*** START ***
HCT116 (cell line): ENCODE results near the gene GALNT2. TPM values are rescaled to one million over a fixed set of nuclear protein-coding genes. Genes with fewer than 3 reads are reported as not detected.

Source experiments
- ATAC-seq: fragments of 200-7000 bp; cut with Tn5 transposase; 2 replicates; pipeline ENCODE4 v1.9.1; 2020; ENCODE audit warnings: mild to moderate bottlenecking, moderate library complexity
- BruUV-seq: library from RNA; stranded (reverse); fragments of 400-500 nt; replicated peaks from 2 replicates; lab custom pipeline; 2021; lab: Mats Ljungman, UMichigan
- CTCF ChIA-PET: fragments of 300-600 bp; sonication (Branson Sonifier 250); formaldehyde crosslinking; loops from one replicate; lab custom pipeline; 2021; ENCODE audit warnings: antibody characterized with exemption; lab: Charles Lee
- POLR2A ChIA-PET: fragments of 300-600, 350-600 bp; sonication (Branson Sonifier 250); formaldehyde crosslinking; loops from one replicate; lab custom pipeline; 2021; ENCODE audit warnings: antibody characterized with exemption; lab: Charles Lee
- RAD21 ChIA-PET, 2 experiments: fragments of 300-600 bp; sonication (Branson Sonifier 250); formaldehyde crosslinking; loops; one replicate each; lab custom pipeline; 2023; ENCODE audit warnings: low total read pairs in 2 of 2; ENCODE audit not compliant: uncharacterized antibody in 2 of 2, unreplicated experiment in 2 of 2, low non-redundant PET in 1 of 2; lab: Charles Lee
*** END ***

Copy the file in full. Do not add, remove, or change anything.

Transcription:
HCT116 (cell line): ENCODE results near the gene GALNT2. TPM values are rescaled to one million over a fixed set of nuclear protein-coding genes. Genes with fewer than 3 reads are reported as not detected.

Source experiments
- ATAC-seq: fragments of 200-7000 bp; cut with Tn5 transposase; 2 replicates; pipeline ENCODE4 v1.9.1; 2020; ENCODE audit warnings: mild to moderate bottlenecking, moderate library complexity
- BruUV-seq: library from RNA; stranded (reverse); fragments of 400-500 nt; replicated peaks from 2 replicates; lab custom pipeline; 2021; lab: Mats Ljungman, UMichigan
- CTCF ChIA-PET: fragments of 300-600 bp; sonication (Branson Sonifier 250); formaldehyde crosslinking; loops from one replicate; lab custom pipeline; 2021; ENCODE audit warnings: antibody characterized with exemption; lab: Charles Lee
- POLR2A ChIA-PET: fragments of 300-600, 350-600 bp; sonication (Branson Sonifier 250); formaldehyde crosslinking; loops from one replicate; lab custom pipeline; 2021; ENCODE audit warnings: antibody characterized with exemption; lab: Charles Lee
- RAD21 ChIA-PET, 2 experiments: fragments of 300-600 bp; sonication (Branson Sonifier 250); formaldehyde crosslinking; loops; one replicate each; lab custom pipeline; 2023; ENCODE audit warnings: low total read pairs in 2 of 2; ENCODE audit not compliant: uncharacterized antibody in 2 of 2, unreplicated experiment in 2 of 2, low non-redundant PET in 1 of 2; lab: Charles Lee